“What’ll you do with it? Oh Joey, you can’t keep it. You know that, right? Just think of all the corpses that passed through the place. And worse things. Oh, Joey.” Harriet punctuated her words with a shudder, avoiding her son’s earlier question. Turning to face him she asked, “You’re not going to keep it, are you?”

What do you think? Without hearing the elevator pitch, does it make you want to know more?

When People Give You Advice – Whether You Want It or Not

writing advice

After my husband retired from his career as a firefighter, it soon became apparent that one of us needed to get out more. We aren’t the kind of couple that enjoys being connected at the hip 24/7. Not even a little bit.

So I bought him some power tools. When he pondered aloud about what he could make with them, I pointed him to Pinterest. Before long we’d started our family’s arts and crafts business – Hammerhead Woodcrafts. We make signs, furniture, and home decor items out of reclaimed materials, like hardwood pallets. There’s an entire movement dedicated to this. It’s kind of a big deal – just look on Pinterest.

Last week we set up at a street festival downtown. It’s an election year which means politicians put themselves in the public eye to shake hands and kiss babies. Our local ones were out in full force. Four years ago I helped with the graphics for a prospective delegate, linking me to most of the county politicians by just a few degrees.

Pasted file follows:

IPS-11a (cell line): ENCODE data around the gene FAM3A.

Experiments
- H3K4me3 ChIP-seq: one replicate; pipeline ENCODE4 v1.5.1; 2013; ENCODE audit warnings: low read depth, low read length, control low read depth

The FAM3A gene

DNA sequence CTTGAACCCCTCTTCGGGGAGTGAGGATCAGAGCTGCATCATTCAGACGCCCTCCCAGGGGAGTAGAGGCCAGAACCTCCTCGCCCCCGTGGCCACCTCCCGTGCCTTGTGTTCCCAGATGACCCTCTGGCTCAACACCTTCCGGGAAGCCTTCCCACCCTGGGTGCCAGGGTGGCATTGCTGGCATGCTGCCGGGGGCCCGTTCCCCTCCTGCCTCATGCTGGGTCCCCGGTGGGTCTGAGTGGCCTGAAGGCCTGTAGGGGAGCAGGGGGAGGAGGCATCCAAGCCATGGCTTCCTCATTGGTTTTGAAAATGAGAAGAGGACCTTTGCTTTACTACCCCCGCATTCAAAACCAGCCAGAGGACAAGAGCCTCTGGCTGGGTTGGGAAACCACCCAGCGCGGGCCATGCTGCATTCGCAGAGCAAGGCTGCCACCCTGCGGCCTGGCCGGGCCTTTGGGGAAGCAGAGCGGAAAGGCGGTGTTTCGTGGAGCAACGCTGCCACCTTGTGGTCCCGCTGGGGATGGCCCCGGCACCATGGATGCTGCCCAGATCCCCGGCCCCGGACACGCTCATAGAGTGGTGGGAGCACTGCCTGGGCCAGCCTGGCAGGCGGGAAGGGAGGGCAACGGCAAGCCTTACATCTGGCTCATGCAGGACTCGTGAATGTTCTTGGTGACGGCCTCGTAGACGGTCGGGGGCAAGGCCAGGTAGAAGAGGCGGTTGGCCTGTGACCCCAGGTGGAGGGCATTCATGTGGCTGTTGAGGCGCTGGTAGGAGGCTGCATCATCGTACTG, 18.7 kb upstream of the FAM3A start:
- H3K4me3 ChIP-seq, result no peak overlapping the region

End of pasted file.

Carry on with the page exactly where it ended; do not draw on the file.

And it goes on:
(That reminds me – I have a Bacon number of three. My dad did some construction work for Robert Duvall, who was in the movie Jayne Mansfield’s Car with Kevin Bacon. I also have a Bacon number of three two other ways, through both Sinbad and Raymond Burr, but I won’t bore you with those stories. Pardon the digression, but I just had to share that random bit of trivia.)

During the last half hour of the event, an older guy sauntered up to our booth and looked around at our stuff. After a few minutes, he proceeded to tell us what kind of items we ought to sell and then stalked off.

What the ever loving heck happened there? My husband and I had no clue. We quietly discussed the man’s suggestions then dismissed them as they were both too complicated and required reclaiming materials that were either too expensive or too difficult to acquire.

When Writers Get Unwarranted Advice